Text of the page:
Motivation and Engagement: Findings from a school in Singapore

Year: 2012

Author: Kadir, Munirah Shaik

Type of paper: Abstract refereed


Motivation and engagement have been described as students' energy and drive to learn, work effectively, and achieve to their potential at school and the behaviours that follow from this energy and drive. There has been much literature about motivation and engagement, but hardly any that distinguishes one from the other. Is motivation the same as engagement? If a student is motivated, does it mean that he or she is engaged during lessons? This paper examines the key question of this symposium by examining a recent research study which involved measuring both motivation and engagement.  Specifically the study investigates five motivational constructs (self-concept, interest, effort, ego goal and work avoidance) and their relationship with engagement.

Students from a secondary school in Singapore (N=275, median age=13 years) participated in this study. They responded to a survey that measured their self-concept in physics (4 items), interest in physics (4 items), ego goal (6 items), effort goal (4 items), work avoidance (4 items), and engagement (5 items), with the items randomised. Using MPlus, confirmatory factor analysis (CFA) was used to identify the factors. Structural equation modelling (SEM) was used to test the relations of five predictors (self-concept, interest, ego, effort and work avoidance) to one outcome variable (engagement).

The CFA model yielded six factors with a good model fit. The reliability of each scale was acceptable (alphas>.70). The results showed that not all the motivational constructs were positively correlated with engagement (defined in behavioural terms). Self-concept and interest were correlated with engagement, but not as highly correlated as effort goal is to engagement. Ego goal, on the other hand is not correlated to engagement. Work avoidance, as anticipated, is negatively correlated to engagement.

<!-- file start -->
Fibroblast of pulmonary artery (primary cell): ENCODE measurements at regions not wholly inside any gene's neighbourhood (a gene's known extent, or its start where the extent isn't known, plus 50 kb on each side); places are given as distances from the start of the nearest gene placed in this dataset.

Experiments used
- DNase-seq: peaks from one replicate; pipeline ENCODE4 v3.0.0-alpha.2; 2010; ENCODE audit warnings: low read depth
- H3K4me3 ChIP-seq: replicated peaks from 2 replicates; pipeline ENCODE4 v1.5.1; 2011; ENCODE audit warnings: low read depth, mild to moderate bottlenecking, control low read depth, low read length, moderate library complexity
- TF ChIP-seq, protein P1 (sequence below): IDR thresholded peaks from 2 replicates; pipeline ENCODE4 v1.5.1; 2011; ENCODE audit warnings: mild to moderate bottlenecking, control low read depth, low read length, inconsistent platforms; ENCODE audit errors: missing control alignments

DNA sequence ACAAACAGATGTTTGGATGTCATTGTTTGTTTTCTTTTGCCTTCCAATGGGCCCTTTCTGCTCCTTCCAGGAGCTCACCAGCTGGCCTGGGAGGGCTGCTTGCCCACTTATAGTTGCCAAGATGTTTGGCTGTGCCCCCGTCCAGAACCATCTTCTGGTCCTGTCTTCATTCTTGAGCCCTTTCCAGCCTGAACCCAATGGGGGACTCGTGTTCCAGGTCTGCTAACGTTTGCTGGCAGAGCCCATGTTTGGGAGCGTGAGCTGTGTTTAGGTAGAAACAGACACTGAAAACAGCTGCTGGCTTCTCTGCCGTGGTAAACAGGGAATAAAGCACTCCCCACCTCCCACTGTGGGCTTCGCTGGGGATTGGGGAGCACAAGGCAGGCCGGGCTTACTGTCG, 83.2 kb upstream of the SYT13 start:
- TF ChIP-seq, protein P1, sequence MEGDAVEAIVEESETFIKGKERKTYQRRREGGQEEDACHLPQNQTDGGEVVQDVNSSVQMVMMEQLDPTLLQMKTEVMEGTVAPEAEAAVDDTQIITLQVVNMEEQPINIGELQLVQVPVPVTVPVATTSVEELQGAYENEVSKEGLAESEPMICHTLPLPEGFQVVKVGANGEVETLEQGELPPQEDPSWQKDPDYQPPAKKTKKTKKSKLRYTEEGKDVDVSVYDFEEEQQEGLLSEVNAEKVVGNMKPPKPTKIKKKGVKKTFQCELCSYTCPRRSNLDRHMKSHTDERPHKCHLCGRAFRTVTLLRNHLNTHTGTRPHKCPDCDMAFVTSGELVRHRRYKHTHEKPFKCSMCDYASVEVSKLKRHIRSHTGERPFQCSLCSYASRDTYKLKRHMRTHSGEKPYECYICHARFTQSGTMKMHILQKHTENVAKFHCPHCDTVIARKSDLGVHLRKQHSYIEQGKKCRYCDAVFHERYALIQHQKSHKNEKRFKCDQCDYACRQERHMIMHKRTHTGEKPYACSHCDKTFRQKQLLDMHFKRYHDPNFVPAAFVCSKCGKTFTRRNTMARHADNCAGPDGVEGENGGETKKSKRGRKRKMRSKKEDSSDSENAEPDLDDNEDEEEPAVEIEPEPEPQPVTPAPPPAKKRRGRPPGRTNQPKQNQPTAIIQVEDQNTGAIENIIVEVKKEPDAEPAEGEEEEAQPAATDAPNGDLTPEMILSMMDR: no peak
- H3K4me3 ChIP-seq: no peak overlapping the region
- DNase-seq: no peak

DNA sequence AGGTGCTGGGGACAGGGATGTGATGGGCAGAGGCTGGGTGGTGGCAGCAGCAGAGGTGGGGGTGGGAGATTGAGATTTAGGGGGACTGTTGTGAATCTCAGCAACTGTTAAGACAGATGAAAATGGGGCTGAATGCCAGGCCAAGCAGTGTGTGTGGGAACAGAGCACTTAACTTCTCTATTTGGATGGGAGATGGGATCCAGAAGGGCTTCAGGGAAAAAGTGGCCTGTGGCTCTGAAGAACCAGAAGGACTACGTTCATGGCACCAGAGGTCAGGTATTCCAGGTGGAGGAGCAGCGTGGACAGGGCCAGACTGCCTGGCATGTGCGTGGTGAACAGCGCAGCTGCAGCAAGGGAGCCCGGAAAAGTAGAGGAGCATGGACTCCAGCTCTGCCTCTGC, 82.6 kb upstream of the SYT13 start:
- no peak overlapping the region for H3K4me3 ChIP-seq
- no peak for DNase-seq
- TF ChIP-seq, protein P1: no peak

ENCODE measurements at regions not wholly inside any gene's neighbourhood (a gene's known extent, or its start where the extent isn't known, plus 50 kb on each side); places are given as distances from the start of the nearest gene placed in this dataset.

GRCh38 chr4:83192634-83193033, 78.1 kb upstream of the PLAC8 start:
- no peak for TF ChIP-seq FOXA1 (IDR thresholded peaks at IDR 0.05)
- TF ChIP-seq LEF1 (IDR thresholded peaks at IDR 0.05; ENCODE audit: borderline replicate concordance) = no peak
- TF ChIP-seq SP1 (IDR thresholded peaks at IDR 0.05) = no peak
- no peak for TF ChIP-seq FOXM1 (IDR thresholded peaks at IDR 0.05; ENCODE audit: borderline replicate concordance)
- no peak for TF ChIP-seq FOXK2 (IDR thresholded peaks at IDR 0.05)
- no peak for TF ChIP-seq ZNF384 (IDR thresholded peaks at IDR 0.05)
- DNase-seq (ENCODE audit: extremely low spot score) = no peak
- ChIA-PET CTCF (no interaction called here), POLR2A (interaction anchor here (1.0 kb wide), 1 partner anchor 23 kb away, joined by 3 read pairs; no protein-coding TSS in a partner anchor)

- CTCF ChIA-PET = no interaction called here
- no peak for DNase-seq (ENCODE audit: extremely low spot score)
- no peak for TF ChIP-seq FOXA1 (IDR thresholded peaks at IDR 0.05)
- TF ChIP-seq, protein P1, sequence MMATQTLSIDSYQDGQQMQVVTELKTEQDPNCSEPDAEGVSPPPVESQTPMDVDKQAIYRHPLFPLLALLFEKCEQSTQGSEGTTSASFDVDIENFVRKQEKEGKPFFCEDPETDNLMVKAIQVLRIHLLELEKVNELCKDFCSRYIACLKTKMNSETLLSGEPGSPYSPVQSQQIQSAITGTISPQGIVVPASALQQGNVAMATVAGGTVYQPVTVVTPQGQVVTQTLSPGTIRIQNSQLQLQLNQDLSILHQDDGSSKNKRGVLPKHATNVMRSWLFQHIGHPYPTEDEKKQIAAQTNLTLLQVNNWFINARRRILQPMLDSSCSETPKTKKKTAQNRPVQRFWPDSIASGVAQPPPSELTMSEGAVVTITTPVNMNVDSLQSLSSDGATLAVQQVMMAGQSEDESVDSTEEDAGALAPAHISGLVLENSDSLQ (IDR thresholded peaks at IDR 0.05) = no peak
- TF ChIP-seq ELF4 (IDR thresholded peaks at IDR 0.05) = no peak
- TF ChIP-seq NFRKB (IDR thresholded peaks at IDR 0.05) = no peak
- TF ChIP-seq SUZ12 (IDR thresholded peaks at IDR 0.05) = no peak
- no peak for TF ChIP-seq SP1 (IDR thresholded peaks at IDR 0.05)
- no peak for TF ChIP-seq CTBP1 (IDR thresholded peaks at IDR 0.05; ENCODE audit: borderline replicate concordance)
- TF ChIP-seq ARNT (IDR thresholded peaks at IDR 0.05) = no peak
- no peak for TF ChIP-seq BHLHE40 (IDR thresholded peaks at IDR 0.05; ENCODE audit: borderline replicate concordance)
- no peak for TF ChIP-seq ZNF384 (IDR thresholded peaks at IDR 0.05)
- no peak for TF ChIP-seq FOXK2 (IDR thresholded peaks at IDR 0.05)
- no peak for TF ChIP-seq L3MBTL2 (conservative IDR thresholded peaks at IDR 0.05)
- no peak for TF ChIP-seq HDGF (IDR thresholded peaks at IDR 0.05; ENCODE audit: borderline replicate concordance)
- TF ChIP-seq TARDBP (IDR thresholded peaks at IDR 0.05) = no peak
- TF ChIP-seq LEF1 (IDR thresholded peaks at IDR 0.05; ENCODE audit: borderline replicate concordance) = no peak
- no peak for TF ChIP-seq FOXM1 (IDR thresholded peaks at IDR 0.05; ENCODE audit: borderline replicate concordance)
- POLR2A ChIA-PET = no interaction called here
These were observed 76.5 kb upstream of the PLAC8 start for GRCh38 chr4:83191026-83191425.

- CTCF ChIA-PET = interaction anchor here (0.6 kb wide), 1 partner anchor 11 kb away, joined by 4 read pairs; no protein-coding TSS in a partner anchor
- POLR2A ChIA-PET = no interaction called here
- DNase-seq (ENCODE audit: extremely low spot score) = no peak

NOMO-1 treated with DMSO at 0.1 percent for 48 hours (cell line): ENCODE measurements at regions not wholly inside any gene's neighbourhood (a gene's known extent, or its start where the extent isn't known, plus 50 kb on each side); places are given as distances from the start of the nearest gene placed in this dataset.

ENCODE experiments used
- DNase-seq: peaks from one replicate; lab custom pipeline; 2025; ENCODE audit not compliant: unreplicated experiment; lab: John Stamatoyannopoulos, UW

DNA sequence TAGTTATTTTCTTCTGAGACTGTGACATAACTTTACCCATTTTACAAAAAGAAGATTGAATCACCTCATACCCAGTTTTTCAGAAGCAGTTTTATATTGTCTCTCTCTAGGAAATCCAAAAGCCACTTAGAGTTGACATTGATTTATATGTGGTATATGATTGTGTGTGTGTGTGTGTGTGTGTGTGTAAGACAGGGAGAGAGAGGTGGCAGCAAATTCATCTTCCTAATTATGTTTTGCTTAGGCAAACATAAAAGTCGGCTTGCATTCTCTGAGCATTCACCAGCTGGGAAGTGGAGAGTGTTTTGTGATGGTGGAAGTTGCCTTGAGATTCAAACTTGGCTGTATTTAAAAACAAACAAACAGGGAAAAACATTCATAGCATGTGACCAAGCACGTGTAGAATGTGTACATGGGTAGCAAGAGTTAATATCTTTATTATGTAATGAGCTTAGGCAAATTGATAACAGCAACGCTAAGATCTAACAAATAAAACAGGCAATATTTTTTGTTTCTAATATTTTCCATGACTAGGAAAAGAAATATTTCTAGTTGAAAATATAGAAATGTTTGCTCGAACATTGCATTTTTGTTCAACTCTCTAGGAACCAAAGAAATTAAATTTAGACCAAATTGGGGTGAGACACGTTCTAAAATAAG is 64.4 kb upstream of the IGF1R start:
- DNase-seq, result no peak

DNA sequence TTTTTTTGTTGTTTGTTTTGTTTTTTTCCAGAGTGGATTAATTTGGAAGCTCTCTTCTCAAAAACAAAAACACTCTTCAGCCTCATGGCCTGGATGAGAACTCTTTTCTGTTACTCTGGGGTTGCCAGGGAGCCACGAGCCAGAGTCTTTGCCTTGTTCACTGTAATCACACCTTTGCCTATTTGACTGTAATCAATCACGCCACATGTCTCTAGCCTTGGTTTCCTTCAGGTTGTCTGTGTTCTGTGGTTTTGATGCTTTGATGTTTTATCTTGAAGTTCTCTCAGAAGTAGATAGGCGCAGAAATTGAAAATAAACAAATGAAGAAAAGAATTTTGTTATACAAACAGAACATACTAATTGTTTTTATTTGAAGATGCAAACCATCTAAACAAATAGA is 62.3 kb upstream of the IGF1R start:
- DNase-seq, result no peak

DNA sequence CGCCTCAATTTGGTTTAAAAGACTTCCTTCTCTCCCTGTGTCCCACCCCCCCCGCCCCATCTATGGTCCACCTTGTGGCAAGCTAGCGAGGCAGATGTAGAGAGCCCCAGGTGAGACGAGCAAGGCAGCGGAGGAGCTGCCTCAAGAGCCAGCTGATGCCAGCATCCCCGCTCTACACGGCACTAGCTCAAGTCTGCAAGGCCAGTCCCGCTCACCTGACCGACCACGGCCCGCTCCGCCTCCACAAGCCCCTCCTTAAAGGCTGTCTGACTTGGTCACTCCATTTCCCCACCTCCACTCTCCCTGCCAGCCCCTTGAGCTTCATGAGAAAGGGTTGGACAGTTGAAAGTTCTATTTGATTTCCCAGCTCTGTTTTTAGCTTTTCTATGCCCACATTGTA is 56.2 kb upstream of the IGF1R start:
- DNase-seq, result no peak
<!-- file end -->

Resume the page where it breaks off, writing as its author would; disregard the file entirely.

Based on our results, ego goal has a low correlation to engagement, which implies that students who have desires to be academically better than their peers and feel the importance to look smart in front of their peers and teachers do not necessarily engage themselves during lessons. Therefore, "pushing" students to do better than their peers (as would parents and teachers in Singapore) does not determine their engagement during lessons or the learning tasks. Effort, in contrast, has the highest association with engagement, which implies that students who have desires to better themselves through working hard are the ones who have the highest engagement levels during lessons and schoolwork. To have students highly engaged during lessons, we need to work on certain aspects of motivation such as effort. Thus, we may conclude that motivation and engagement are closely related but are not the same construct. Only some constructs of motivation can determine students' engagement in learning tasks, but not all.